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George W. Bush is right about Trump, but still wrong about the world



George W. Bush is right about Trump, but still wrong about the world

George W. Bush, the least visible of our five living ex-presidents, popped up in Shanksville, Pennsylvania, the site of the United Flight 93 crash, to commemorate the twentieth anniversary of the 11th attacks. Commentaries that gave him an air of unfamiliar liberalism. Brought him love. Bush, without naming names, compared the al Qaida attackers to Capitol rioters from January 6th. He said that both were “children of an evil spirit” and had to be “opposed to duty”. Bush did not name Donald Trump either, but it was no secret who he was thinking of when he said, “So much of our politics has become a bare appeal to anger, fear and resentment. It is a concern for our nation’s future and our common future.

Bush was always a hateful person. Trump has been directing his verbal attacks against the Bush family in a consistent manner. He has also made it very clear that Bush’s ancestral party includes what Bush in Shanksville called “evil forces”. Either Bush lost interest in the political cause he had dedicated his life to, or he misunderstood the nature of the party that he led. It is not pleasant to consider.

Bush spoke in Pennsylvania about the spirit and unity that prevailed after September 11th. However, this was a natural and temporary response to the country’s attack. Trumpism was not born of nothing. American politics have been home to anti-immigrant and religiously intolerant elements. And since the South was thrown out of the Democratic Party, their primary home has been in the GOP. From the Northeast to Southwest and the High Protestant to Born again, the Liberal Internationalist to the belligerent, the GOP is where they are most at home.

Bush was in a war for his soul before September 11th. In the weeks before the attacks, he was publicly agonizing over federal funding for embryonic stem cell research. He eventually reached a compromise as a sign of his appreciation of the power and influence of the evangelical movement. Those who believed Bush’s father should depose Saddam Hussein after the first Gulf War in 1991 dreamed of another chance. Multilateralists were in competition with the majority of a superpower. These arguments have been settled by the attacks. The Bush administration chose to go on the dark side in Dick Cheney’s immortal words about incarceration torture and civil rights. It approved new surveillance programs, both domestically and internationally. It alienated many its traditional allies. It was clear that she wanted to conquer and occupy Afghanistan first and then Iraq.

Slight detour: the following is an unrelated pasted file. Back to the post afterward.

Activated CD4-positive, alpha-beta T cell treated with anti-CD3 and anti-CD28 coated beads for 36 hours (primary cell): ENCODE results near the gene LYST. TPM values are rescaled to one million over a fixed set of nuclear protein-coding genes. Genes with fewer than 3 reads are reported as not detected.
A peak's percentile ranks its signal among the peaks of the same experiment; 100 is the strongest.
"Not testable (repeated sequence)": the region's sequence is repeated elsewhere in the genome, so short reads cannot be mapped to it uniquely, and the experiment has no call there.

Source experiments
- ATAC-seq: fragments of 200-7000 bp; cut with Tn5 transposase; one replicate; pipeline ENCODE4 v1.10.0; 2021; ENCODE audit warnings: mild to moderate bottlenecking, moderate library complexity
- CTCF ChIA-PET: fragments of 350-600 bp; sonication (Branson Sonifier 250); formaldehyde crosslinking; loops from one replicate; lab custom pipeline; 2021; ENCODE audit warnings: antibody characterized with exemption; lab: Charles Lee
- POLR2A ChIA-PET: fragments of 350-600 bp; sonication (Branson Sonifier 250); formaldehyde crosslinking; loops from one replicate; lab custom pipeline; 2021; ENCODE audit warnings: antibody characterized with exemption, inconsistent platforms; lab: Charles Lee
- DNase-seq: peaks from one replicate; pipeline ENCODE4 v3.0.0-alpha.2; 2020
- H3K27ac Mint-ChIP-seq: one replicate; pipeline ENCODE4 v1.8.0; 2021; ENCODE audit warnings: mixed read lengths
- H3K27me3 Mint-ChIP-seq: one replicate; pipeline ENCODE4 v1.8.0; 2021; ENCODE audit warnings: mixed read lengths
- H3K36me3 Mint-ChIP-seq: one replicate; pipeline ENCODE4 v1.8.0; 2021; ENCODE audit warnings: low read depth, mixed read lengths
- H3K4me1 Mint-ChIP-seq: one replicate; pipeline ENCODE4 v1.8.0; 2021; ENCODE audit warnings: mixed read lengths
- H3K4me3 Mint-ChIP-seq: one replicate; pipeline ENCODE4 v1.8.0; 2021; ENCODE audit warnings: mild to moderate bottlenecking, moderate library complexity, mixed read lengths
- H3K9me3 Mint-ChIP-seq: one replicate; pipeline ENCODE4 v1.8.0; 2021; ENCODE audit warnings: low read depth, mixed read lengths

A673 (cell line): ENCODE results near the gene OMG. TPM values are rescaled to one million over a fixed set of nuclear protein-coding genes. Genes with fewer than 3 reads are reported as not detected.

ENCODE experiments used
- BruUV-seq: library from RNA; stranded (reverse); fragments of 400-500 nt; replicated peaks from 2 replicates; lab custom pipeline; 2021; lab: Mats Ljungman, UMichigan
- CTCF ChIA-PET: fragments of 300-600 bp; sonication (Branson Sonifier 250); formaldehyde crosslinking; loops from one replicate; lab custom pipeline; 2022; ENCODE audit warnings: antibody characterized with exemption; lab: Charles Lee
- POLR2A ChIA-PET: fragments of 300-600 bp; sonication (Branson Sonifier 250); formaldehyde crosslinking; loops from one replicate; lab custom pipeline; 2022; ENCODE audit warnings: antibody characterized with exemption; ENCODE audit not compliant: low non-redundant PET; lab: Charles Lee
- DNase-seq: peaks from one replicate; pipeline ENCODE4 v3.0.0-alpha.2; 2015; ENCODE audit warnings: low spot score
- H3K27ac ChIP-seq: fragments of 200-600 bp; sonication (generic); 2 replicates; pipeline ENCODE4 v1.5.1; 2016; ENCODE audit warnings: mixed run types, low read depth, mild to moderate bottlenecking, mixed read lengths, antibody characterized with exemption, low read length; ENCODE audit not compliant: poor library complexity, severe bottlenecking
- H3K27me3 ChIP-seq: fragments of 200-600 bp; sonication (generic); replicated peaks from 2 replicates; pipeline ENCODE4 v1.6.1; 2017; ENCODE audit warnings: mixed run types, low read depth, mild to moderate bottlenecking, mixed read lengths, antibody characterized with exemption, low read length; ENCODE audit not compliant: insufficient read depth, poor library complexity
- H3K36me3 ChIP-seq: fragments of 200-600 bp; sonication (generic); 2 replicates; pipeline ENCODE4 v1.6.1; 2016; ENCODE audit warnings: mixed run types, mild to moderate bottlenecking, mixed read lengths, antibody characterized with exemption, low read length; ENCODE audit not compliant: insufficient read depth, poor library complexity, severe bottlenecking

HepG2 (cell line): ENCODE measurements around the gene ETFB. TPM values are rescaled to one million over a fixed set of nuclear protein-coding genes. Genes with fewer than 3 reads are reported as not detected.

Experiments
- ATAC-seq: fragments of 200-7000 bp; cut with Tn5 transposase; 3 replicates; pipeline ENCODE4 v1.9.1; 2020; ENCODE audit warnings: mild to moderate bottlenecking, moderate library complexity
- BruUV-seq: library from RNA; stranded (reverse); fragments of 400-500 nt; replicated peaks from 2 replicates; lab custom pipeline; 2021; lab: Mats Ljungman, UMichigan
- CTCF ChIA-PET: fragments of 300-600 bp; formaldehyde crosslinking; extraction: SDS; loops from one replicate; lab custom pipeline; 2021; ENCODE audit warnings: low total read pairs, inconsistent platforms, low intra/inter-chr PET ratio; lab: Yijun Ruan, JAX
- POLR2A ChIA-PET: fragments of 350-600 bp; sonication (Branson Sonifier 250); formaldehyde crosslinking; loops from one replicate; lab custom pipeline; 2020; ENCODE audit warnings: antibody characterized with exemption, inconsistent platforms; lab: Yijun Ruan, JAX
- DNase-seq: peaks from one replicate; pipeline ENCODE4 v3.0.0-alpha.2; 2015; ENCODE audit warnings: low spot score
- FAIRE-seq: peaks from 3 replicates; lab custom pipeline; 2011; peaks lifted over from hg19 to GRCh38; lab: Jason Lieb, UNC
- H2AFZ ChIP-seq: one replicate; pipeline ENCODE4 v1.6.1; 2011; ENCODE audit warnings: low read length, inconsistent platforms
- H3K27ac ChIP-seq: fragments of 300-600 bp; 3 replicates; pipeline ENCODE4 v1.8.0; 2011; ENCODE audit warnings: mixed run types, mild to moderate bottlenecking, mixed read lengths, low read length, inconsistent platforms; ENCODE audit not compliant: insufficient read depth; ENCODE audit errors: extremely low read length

Bush’s aggressive instincts were exposed in the attacks. But he believed that all of his moves would be successful. In a speech nine days following the attacks, he began to lay out his arguments. A great global battle between good and evil had begun; People everywhere, particularly in the Arab Middle East, longed to live in an American-style capitalist democracy and looked to the United States to bring them there. Osama Bin Laden’s murderous fanaticism was their only viable alternative to the American path. Bush spoke in Shanksville of the “boldness and evil” of his Manichaean thinking. His pride in the large picture and his determination to succeed, as it is now obvious, led to enormous mistakes with lasting consequences.

The American failures in Afghanistan, Iraq, and at the end Bush’s presidency, financial crisis, and the beginning of the Great Recession, have definitely overpowered the distrust and disillusionment of leaders and institutions, which has led to a flood of blame-worthy people, both high (elites), and low (immigrants). Both major parties have produced unanticipated underdog heroes – Bernie Sanders, for the Democrats, and Trump, for the Republicans. But the populist triumph in Bush’s party was greater. Mitt Romney and others are now the underdogs of the Democrats while Barack Obama & Joe Biden are the main characters.

There is a sharpness in Bush’s complaints about Trumpism; he’s not just pretending to find it repulsive. This isn’t what Bush believes. It is not about spreading a message about unity, respect, and honor, although that’s a nice thing too. It doesn’t make sense to interpret world events broadly as a struggle for good and evil. The January 6 rioters and the 9/11 bombers were in fact evil in very different ways which required very different responses. We would be most successful in leading into a post-Trump world if our government didn’t make a big deal about failing in its biggest tasks. Let’s pray that the Biden administration is able to offer this. The Bush administration did not.

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